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The Arts and Medicine
January 17, 2017

Extremis: A Documentary Look at End-of-Life Decisions in the ICU

Author Affiliations
  • 1Department of Social Medicine, Center for Bioethics, University of North Carolina at Chapel Hill
JAMA. 2017;317(3):240-241. doi:10.1001/jama.2016.20009

Beep. Beep. Beep.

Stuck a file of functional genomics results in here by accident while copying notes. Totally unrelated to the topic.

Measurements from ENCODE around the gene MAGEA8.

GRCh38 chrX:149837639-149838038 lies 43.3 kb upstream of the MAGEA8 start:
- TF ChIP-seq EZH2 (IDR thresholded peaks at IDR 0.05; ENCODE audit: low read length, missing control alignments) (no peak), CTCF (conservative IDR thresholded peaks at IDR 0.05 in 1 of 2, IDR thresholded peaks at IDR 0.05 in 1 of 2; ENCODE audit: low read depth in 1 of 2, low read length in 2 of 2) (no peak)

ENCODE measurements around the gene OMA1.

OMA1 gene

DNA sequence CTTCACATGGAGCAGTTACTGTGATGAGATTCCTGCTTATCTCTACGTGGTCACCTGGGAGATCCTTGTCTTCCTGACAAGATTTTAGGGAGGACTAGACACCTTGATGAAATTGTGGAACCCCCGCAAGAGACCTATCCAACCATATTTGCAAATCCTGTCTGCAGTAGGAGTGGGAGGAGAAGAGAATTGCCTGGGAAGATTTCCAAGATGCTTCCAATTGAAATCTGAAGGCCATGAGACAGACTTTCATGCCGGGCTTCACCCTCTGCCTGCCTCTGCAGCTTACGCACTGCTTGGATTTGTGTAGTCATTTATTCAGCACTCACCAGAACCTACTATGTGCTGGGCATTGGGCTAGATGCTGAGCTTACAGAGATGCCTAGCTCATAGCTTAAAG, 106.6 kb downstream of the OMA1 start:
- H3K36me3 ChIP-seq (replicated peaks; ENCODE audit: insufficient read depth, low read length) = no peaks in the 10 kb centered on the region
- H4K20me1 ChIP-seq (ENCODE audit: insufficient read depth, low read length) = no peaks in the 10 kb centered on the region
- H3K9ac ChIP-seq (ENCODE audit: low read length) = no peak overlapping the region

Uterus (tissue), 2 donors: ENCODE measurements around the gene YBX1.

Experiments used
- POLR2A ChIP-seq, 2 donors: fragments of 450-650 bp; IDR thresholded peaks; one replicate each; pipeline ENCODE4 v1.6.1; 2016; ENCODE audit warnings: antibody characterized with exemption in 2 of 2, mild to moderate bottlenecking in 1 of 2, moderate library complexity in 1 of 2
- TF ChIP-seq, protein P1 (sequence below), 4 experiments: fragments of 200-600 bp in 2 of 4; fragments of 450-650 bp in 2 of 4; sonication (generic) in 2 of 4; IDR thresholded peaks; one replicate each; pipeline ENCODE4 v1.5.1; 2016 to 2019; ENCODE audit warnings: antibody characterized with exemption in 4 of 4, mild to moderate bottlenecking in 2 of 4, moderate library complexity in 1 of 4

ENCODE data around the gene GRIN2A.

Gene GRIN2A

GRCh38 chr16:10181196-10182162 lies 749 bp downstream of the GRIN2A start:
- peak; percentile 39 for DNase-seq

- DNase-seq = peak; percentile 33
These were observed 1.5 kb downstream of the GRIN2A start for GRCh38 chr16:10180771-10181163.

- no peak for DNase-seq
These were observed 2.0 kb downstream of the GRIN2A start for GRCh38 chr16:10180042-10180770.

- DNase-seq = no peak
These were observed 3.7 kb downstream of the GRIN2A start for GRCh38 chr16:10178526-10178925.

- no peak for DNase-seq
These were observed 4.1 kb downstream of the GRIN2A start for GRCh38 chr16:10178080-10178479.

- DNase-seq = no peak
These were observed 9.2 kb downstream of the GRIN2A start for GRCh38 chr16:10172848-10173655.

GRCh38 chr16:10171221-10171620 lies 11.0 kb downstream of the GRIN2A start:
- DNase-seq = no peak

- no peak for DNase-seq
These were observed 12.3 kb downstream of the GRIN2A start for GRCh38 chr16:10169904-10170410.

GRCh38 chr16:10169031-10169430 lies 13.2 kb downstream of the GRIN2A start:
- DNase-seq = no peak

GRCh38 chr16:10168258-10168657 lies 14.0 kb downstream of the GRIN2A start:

The scene opens with the rhythmic pulse of medical equipment. A physician gently rubs the hand of an intubated patient as she attempts to communicate with her. “How are you doing?” she asks, before immediately adding, “Oh, that’s a stupid question. I don’t think you’re doing very well right now.” The patient, her arms in restraints and her wrist bandaged from an arterial line, scrawls an illegible message on a sheet of paper. Resourcefully, the physician prints the alphabet on the reverse side and asks the patient to point to the first letter of what she is trying to say. Struggling to communicate, the physician asks the patient if she would like to be rid of the breathing tube, even if it meant she would die. We don’t hear the answer immediately, but minutes later the physician announces in a voiceover (against a vaguely menacing soundtrack): “Here’s the reality. We’re all gonna die. Everybody standing in this room is gonna die one day. And it’s good to have a little bit of a say in how.”

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